‘Find your voice’ is advice that all new writers will hear, but what does it really mean?
This week’s writing class gave us the opportunity to ‘try on voices’. We mimicked the voices of other authors by identifying the qualities that make up those voices and in the process learned a little about finding our own.
In many ways the concept of a writer’s voice is one of those things that we all instinctively know and yet struggle to define. So here’s my attempt to provide a little clarity.
Everyone has their own outlook based on their personal experiences and emotions. This outlook is unique to us. It’s at the core of who we are as individuals.
Our outlook is influenced to some extent by people and events. Our parents, siblings, teachers and friends will guide us. Our studies, work and lifestyles will challenge and change us. But even though we may share the same experiences or have friends in common, how they affect us and what we draw from them will be different.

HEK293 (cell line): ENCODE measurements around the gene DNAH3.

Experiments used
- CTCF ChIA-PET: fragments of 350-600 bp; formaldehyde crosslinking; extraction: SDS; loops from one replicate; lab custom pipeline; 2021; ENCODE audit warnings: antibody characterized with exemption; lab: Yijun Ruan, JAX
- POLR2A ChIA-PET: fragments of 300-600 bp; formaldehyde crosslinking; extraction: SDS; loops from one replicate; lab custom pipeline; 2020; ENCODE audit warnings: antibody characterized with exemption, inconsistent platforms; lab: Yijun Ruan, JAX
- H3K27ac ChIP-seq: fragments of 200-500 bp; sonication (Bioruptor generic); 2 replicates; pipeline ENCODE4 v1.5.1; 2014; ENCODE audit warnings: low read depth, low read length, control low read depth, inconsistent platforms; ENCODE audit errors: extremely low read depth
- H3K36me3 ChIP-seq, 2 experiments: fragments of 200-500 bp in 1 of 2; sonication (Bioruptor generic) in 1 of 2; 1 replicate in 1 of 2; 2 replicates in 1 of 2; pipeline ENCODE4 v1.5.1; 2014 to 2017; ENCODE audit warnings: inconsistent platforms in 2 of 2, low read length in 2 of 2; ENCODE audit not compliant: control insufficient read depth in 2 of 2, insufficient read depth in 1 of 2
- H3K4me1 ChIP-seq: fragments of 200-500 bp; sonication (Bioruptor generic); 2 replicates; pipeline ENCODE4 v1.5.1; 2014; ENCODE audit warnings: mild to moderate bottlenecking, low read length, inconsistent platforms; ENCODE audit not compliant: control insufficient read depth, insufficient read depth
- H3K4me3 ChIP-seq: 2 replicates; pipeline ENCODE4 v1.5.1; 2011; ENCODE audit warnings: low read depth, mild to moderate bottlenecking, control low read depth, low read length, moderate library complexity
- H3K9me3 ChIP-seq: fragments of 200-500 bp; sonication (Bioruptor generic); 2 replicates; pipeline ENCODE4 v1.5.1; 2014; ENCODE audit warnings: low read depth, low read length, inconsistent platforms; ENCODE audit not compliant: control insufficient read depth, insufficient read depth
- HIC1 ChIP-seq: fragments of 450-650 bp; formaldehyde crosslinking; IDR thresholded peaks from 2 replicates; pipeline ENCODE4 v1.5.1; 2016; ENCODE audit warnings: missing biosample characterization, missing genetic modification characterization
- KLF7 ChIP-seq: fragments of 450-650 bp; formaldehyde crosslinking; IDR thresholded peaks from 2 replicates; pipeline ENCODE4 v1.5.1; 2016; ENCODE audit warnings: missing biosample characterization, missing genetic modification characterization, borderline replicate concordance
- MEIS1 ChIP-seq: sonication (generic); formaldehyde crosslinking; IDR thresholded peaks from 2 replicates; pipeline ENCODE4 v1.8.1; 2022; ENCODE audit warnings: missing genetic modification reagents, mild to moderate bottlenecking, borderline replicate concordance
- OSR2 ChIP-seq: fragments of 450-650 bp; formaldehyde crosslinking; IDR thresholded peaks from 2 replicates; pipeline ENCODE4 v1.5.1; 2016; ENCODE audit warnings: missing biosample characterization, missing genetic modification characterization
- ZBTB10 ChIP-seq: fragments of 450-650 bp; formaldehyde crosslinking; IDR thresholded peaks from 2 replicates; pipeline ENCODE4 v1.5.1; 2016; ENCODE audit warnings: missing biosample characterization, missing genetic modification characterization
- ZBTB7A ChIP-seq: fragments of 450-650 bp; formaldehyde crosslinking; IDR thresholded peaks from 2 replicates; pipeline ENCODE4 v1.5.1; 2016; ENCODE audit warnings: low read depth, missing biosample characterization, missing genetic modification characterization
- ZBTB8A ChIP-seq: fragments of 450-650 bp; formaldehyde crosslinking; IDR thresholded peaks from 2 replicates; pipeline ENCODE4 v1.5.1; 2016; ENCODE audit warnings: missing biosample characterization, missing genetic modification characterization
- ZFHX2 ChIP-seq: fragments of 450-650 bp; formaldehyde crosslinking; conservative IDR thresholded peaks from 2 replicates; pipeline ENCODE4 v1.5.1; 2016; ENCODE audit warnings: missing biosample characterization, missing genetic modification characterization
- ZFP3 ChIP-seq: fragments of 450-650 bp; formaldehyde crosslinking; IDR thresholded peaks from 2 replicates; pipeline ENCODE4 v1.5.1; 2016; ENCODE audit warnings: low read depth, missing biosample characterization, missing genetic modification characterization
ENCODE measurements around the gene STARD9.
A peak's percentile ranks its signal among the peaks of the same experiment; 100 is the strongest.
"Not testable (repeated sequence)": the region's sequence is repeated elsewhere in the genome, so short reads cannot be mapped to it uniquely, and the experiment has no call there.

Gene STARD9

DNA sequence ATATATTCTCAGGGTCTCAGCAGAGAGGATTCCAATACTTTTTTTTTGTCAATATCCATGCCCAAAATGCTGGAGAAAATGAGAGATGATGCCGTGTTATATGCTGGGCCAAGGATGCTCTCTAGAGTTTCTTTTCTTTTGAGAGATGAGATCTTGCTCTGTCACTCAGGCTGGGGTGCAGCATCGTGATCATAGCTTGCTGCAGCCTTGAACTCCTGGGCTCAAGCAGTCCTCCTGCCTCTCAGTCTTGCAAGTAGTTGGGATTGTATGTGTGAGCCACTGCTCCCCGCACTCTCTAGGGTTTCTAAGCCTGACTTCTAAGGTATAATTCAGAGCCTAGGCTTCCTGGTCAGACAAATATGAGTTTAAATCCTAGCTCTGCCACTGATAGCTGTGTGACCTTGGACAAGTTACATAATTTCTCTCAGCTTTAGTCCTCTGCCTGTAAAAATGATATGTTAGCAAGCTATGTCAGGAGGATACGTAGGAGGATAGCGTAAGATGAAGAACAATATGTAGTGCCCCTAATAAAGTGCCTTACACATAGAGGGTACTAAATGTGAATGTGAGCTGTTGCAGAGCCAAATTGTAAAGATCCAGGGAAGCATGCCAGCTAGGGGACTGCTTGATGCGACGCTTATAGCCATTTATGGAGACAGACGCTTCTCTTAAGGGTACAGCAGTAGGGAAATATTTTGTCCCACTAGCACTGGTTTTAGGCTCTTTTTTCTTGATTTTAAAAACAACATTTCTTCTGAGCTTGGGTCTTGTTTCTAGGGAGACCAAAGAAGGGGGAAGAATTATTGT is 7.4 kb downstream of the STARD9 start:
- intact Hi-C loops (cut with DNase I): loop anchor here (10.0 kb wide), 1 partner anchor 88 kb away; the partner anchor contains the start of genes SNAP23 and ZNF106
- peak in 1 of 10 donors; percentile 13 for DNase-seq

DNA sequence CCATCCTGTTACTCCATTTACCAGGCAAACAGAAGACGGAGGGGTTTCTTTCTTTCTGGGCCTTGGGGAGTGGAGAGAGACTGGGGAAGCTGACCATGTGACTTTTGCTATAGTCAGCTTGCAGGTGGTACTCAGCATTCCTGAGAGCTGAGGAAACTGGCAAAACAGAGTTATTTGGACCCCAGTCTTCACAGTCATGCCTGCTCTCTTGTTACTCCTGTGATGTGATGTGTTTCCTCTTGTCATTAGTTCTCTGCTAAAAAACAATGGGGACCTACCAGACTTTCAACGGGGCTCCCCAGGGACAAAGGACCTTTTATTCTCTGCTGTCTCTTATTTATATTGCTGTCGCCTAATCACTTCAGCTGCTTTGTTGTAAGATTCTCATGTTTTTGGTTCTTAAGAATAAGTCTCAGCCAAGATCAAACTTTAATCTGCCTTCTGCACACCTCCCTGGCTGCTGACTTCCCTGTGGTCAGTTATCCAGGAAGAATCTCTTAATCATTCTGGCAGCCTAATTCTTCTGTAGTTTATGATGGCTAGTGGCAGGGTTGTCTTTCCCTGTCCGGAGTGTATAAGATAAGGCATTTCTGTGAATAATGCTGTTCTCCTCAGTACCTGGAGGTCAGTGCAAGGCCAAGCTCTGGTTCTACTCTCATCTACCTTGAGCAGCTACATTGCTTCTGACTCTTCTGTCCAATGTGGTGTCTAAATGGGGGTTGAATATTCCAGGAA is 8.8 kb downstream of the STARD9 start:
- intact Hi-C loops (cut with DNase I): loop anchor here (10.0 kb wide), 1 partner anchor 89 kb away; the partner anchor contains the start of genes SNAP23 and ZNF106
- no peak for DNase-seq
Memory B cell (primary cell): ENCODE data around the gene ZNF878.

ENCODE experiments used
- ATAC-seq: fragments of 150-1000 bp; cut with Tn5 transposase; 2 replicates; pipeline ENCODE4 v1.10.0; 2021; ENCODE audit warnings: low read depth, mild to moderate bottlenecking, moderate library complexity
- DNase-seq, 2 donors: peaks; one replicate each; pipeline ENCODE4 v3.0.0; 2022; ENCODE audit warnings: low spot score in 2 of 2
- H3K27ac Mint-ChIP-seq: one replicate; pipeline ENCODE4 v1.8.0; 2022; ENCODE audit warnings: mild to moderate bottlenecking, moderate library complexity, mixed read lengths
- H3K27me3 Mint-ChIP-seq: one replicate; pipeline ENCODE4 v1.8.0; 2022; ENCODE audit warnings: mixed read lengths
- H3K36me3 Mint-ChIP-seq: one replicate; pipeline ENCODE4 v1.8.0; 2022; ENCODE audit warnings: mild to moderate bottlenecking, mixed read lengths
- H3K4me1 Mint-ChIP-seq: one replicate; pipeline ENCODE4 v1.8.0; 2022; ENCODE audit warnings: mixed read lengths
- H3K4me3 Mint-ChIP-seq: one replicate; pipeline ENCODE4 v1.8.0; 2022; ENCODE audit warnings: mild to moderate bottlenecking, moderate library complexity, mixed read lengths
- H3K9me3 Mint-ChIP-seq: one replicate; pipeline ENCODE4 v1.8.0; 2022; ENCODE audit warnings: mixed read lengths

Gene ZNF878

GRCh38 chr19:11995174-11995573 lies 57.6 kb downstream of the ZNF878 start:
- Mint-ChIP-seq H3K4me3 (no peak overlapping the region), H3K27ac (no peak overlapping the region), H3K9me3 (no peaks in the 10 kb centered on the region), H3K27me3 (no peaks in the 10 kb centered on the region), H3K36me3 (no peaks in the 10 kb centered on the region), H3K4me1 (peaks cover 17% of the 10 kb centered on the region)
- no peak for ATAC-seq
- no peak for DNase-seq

We have our own likes and dislikes. Our own hopes and fears. Our own quirks and eccentricities. We have our own personalities.
It seems to me that finding your voice is essentially about finding the ability to convey who we are on the page. It’s about not being afraid to dig deep and express genuine emotion. It’s about being willing to allow people to see a glimpse of us in our writing.
Our ‘voice’ is the ability to express our individual personalities in our writing and create something that’s not only fresh and unique, but also authentic because it is an extension of ourselves.